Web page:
Study: Rare and common genetic determinants of metabolic individuality and their effects on human health. Image Credit: PopTika/Shutterstock

Metabolomic study of the genetic regulation of biochemical individuality

In a recent study published in natural medicineresearchers systematically studied the genetic makeup of nearly 20,000 women and men in terms of >900 metabolites.

Study: Rare and common genetic determinants of metabolic individuality and their effects on human health. Image Credit: PopTika/Shutterstock

Metabolites circulating in the human body reflect human physiology and the chemical uniqueness of an individual. Human metabolism is dysregulated in several diseases and is affected by multiple dietary, genetic, drug and disease-associated factors. A wide range of high-throughput biomedical technologies are available to enable the evaluation of genetic factors affecting human physiology; however, co-regulatory data for different metabolites are limited.

About the study

In the present study, researchers investigated the genetic determinants of variations in human physiology using untargeted metabolomic data.

The team analyzed the genetic architecture of 913 metabolites among more than 14,000 individuals. Data were used to define genetically influenced metabotypes (GIMs) or groups of metabolite influenced by ≥1.0 shared genetic signal. Samples from two UK-based cohort studies: INTERVAL and EPIC-Norfolk, were analyzed. Metabolites were measured by liquid chromatography and mass spectrometry and classified as related to lipid, amino acid, xenobiotic, nucleotide, peptide, carbohydrate, cofactor, and vitamin and energy metabolism.

Compounds with undetermined chemical identities were called unannotated compounds. Multivariate linear regression modeling was performed for the analysis. Metabolomics measurements were performed between 2015 and 2017 for the EPIC-Norfolk samples. Metabolites levels were assessed in two runs of approximately 6,000 samples each. The team validated regional sentinel variant-metabolite associations by meta-analyzing data from the discovery set and the validation set.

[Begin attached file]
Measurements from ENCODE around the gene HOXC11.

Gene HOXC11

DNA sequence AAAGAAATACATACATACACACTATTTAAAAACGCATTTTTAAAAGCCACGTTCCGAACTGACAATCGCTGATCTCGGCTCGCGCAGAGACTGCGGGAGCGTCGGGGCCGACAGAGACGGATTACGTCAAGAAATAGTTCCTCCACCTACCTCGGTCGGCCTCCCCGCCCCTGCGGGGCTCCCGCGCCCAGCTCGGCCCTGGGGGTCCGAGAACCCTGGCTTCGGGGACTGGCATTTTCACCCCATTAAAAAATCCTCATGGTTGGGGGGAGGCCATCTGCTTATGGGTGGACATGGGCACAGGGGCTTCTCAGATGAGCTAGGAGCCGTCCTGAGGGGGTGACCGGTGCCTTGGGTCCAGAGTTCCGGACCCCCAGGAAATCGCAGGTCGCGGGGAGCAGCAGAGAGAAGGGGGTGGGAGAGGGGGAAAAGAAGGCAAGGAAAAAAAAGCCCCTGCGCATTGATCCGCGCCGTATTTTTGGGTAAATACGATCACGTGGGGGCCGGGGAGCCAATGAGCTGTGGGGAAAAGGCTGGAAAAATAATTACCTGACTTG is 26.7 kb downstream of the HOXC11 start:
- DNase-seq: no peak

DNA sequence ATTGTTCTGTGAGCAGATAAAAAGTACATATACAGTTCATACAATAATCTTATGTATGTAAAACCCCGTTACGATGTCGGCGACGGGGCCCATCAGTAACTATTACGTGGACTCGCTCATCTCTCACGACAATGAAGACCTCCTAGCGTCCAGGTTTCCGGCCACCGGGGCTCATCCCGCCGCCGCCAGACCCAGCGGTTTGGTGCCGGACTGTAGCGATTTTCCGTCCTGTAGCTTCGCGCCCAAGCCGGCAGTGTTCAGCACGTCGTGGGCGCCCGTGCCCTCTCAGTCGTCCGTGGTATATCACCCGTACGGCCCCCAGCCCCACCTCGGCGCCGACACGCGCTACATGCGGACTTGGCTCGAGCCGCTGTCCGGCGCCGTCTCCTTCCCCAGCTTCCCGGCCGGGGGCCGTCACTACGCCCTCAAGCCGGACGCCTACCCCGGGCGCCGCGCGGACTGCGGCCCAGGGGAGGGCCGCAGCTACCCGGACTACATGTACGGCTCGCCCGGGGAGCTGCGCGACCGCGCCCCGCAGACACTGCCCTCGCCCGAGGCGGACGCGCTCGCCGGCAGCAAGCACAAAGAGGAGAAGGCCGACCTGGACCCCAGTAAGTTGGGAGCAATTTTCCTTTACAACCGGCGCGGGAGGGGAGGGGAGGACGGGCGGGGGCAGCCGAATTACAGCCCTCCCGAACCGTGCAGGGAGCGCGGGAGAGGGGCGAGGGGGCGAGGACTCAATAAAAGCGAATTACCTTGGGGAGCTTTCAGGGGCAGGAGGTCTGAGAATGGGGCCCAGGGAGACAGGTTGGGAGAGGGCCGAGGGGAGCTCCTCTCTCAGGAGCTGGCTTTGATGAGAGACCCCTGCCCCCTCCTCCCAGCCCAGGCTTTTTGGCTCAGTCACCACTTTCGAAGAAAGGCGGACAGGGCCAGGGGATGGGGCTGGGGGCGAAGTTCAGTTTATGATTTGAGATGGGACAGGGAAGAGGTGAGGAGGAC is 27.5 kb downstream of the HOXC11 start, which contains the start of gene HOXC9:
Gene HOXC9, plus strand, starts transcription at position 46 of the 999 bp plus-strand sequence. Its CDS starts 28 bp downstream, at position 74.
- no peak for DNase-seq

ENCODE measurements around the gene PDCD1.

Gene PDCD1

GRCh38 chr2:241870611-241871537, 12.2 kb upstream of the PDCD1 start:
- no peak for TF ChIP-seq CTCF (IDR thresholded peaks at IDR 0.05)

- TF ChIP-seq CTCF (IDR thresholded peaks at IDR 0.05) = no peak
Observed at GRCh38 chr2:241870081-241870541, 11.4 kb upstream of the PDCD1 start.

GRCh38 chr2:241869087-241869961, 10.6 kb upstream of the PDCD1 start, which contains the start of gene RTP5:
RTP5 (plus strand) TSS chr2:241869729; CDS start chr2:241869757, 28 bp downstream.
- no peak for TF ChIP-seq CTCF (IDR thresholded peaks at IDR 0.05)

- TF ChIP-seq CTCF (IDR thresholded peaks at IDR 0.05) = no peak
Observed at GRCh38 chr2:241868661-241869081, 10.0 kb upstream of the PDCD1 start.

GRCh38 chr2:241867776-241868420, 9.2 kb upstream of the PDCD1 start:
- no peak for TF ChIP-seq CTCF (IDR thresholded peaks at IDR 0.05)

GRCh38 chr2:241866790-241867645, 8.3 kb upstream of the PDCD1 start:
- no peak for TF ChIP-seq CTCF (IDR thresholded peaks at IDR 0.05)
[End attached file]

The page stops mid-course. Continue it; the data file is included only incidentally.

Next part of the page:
Of the EPIC-Norfolk study participants, 5,698 and 5,841 individuals were classified into the validation and discovery sets, respectively. Genotyping and imputation analyzes were performed in which the team imputed genetically predicted metabolite levels (“metabolite scores”) in UK Biobank participants using weighted genetic scores and estimated their associations with 1,457 aggregated disease terms (“phenodes”). Genome-wide association analysis (GWAS) was performed for each metabolite separately for the samples. In addition, conditional analysis, colocalization analysis and enrichment analysis for genes responsible for IEMs (inborn errors of metabolism) were performed.

Allelic heterogeneity was assessed and genetic co-regulation of different metabolites was assessed. The team also performed phenotypic analysis of metabolite-associated genetic variants, and phenome-wide metabolic associations were determined. The results were technically validated using whole exome sequence (WES) data from 3,924 samples from the INTERVAL study.